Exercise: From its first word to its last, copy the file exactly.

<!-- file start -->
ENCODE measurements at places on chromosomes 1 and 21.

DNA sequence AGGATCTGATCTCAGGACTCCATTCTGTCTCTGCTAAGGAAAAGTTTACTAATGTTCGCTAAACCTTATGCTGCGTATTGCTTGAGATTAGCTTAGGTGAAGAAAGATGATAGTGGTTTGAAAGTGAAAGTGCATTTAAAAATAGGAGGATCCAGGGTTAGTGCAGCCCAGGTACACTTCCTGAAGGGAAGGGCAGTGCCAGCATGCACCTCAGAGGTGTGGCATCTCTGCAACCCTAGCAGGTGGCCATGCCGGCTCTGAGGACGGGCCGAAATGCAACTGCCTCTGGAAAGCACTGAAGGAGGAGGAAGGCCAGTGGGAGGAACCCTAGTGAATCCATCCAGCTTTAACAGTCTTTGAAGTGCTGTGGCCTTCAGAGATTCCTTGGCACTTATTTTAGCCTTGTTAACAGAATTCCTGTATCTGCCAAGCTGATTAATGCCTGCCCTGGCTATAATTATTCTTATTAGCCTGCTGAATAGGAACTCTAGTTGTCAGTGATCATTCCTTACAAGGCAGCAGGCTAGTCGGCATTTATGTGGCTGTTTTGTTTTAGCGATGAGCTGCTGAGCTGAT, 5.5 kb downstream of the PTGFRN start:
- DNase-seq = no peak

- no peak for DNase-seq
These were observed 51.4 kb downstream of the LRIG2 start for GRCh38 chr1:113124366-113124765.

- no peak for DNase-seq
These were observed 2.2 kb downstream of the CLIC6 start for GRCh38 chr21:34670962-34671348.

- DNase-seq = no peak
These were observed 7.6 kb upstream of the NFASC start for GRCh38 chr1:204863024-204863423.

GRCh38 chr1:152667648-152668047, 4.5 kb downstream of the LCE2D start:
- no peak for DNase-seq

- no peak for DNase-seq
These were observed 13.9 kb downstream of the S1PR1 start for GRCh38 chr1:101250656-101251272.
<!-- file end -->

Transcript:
ENCODE measurements at places on chromosomes 1 and 21.

DNA sequence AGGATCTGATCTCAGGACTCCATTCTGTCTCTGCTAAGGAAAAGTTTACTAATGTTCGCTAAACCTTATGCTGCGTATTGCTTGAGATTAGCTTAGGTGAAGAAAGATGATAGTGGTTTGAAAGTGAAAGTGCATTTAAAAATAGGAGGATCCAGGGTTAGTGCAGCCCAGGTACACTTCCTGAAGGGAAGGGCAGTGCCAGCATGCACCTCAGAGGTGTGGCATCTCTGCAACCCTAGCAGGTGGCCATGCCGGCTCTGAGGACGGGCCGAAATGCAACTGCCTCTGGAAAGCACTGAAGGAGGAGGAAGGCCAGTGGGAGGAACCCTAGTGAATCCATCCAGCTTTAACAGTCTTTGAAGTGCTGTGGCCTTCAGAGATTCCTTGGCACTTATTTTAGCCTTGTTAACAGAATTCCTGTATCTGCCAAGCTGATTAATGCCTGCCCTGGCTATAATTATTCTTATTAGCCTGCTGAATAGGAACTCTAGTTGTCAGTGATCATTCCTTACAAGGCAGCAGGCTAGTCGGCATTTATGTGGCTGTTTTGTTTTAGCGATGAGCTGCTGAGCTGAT, 5.5 kb downstream of the PTGFRN start:
- DNase-seq = no peak

- no peak for DNase-seq
These were observed 51.4 kb downstream of the LRIG2 start for GRCh38 chr1:113124366-113124765.

- no peak for DNase-seq
These were observed 2.2 kb downstream of the CLIC6 start for GRCh38 chr21:34670962-34671348.

- DNase-seq = no peak
These were observed 7.6 kb upstream of the NFASC start for GRCh38 chr1:204863024-204863423.

GRCh38 chr1:152667648-152668047, 4.5 kb downstream of the LCE2D start:
- no peak for DNase-seq

- no peak for DNase-seq
These were observed 13.9 kb downstream of the S1PR1 start for GRCh38 chr1:101250656-101251272.